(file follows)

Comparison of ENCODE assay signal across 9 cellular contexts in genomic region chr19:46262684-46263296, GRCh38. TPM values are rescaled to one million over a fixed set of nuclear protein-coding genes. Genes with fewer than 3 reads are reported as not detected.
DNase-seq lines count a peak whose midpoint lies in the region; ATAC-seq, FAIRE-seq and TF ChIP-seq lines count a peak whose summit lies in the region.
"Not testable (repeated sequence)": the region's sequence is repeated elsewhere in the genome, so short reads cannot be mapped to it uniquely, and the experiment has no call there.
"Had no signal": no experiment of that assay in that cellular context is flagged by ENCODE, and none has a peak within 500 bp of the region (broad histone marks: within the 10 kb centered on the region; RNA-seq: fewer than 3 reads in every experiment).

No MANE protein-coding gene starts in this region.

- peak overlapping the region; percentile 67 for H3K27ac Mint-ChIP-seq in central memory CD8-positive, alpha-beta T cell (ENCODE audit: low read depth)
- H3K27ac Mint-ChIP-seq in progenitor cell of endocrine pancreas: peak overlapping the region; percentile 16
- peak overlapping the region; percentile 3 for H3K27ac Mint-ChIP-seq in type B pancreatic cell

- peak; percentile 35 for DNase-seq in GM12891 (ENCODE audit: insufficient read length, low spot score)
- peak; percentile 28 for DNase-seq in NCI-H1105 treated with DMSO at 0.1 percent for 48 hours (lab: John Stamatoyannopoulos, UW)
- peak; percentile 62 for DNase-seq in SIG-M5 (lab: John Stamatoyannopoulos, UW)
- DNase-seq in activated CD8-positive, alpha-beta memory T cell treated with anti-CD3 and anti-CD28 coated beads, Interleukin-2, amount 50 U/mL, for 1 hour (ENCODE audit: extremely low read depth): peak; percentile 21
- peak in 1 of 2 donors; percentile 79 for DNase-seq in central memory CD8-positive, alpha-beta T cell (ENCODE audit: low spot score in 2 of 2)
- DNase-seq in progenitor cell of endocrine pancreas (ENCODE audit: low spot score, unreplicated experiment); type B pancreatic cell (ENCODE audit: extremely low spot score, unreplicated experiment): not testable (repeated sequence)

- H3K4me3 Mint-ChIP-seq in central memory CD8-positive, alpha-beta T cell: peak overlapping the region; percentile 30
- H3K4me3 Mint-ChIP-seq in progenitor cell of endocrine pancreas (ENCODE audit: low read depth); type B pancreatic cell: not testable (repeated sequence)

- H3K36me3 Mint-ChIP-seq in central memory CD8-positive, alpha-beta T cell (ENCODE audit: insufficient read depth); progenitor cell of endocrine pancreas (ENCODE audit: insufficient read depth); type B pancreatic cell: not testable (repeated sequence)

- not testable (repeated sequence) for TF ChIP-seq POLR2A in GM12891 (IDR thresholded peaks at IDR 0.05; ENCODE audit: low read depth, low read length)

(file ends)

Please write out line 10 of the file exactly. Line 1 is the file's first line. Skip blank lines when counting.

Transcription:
- peak; percentile 28 for DNase-seq in NCI-H1105 treated with DMSO at 0.1 percent for 48 hours (lab: John Stamatoyannopoulos, UW)